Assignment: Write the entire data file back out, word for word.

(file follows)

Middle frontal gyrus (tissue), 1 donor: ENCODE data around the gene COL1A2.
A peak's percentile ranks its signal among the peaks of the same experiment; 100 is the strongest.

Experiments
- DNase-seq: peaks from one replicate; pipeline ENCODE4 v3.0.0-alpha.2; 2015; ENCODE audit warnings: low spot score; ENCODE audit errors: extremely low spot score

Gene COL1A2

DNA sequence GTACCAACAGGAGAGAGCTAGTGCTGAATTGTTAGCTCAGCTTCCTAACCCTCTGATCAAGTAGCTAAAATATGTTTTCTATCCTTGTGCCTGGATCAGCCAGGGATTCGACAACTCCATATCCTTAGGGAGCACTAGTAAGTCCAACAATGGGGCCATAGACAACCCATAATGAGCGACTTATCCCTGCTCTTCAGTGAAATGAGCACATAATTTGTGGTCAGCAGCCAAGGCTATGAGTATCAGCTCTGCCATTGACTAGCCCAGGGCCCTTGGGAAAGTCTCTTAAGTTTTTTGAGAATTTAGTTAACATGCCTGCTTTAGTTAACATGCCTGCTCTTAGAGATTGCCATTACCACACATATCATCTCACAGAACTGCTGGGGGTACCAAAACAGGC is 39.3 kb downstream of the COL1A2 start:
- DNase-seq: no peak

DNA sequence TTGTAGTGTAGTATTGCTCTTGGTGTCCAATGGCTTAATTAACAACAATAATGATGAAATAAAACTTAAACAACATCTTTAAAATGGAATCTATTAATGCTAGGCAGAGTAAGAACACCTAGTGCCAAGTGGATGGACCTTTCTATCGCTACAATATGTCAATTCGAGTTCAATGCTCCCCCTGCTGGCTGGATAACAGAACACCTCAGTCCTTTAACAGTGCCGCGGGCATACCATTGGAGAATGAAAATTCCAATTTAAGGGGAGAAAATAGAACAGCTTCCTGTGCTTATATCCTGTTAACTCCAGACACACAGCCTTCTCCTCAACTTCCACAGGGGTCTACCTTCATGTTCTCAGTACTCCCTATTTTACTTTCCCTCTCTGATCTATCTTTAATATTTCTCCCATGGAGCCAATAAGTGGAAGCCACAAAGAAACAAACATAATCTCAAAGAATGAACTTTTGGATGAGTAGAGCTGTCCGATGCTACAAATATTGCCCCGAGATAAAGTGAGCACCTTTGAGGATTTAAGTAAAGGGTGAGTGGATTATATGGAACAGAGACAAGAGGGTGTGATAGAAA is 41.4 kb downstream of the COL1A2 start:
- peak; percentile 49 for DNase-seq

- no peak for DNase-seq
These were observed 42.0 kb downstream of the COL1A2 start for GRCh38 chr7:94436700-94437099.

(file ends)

Middle frontal gyrus (tissue), 1 donor: ENCODE data around the gene COL1A2.
A peak's percentile ranks its signal among the peaks of the same experiment; 100 is the strongest.

Experiments
- DNase-seq: peaks from one replicate; pipeline ENCODE4 v3.0.0-alpha.2; 2015; ENCODE audit warnings: low spot score; ENCODE audit errors: extremely low spot score

Gene COL1A2

DNA sequence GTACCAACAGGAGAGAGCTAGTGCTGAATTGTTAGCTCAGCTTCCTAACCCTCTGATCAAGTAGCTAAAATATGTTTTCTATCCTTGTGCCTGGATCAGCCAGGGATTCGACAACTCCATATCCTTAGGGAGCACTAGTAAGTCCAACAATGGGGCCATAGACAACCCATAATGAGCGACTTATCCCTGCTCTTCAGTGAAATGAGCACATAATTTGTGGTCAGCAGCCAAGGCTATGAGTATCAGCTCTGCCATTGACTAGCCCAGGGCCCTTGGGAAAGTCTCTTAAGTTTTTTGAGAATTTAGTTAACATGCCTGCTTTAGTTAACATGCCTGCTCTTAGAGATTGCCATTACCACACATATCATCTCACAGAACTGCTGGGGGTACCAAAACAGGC is 39.3 kb downstream of the COL1A2 start:
- DNase-seq: no peak

DNA sequence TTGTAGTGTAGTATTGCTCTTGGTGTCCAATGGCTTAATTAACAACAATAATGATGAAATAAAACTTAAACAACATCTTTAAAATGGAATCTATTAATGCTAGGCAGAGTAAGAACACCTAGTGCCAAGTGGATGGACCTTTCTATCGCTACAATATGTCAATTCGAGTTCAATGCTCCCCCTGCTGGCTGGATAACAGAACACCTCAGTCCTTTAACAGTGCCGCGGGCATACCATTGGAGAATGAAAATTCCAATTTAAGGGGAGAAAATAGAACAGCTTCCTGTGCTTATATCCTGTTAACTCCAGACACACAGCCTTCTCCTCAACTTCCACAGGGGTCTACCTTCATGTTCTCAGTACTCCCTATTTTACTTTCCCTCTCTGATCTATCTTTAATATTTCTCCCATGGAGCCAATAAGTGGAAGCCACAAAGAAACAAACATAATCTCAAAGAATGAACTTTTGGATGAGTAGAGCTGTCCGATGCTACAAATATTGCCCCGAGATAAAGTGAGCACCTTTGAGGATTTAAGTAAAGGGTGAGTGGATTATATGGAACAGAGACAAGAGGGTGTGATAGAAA is 41.4 kb downstream of the COL1A2 start:
- peak; percentile 49 for DNase-seq

- no peak for DNase-seq
These were observed 42.0 kb downstream of the COL1A2 start for GRCh38 chr7:94436700-94437099.